Some millennials have a "what's in it for me?" attitude and this is worrying, said Associate Professor Faishal Ibrahim yesterday at a panel discussion.
"I get worried when I see a big group of people having this mentality," said the Senior Parliamentary Secretary for Education and Social and Family Development.
He was replying to a question by the moderator at the inaugural Social Entrepreneurship Forum organised by Republic Polytechnic (RP), about how the Government recruits and engages millennials - those born between the early 1980s and early 2000s.
About 200 people, including students, staff, and industry and social enterprise partners, attended the forum at *Scape in Orchard Road.
It was organised to mark the 15th anniversary of RP, which has a diploma course in social enterprise management, and to explore millennials' inclinations towards social causes.
"The onus is on (the Government) to find out what they like to do, but we should not just do that," said Prof Faishal. "They also have to be responsible for themselves... It's not only about developing themselves, but developing the nation."
He said schools now place more emphasis on holistic development and character education.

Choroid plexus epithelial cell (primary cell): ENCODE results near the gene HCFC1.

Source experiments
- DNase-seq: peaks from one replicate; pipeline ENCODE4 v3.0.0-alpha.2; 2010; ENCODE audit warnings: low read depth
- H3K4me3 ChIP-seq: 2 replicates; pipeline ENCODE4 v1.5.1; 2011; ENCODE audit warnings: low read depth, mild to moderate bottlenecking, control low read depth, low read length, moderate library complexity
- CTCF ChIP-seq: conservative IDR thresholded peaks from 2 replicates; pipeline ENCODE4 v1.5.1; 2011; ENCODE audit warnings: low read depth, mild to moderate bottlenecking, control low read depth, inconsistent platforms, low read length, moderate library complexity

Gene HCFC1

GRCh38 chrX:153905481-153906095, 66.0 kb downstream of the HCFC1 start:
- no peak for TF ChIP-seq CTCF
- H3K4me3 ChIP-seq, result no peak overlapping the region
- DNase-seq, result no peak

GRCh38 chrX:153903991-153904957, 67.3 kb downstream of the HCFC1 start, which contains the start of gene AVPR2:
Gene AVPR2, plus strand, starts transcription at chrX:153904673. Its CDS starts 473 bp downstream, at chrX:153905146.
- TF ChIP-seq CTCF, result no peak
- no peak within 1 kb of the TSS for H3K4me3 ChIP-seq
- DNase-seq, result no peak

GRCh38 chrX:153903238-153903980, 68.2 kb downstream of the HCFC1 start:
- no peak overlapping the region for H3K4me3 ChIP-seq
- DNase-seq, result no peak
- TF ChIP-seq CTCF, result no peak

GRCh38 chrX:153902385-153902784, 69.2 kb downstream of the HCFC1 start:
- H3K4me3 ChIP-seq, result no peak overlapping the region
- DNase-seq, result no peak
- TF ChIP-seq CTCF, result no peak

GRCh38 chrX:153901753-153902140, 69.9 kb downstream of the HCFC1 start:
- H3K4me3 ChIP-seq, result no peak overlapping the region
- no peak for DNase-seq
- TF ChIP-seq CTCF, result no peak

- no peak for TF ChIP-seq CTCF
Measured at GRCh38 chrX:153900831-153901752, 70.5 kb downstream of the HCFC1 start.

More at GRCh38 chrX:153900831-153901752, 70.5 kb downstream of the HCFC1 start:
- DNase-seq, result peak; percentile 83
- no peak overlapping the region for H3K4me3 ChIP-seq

But the IT-savvy generation has limited awareness of social causes, according to a recent survey by RP.
Asked how they preferred to support a social cause, most survey participants chose donating (42.5 per cent), followed by starting a project (33.8 per cent) and buying a product (23.8 per cent). But among each of the groups, when asked to name an organisation they would support or think is good, 39 per cent to 52 per cent could not name any.
The survey polled 445 people, more than three-quarters of whom were RP students, and about two-thirds aged 15 to 19.
Prof Faishal said while there were plenty of opportunities to volunteer, greater reflection was needed.
On interest in social entrepreneurship, student Lee Yuki, 20, said: "If more of them see how this can bring in revenue while also helping people... more would be interested."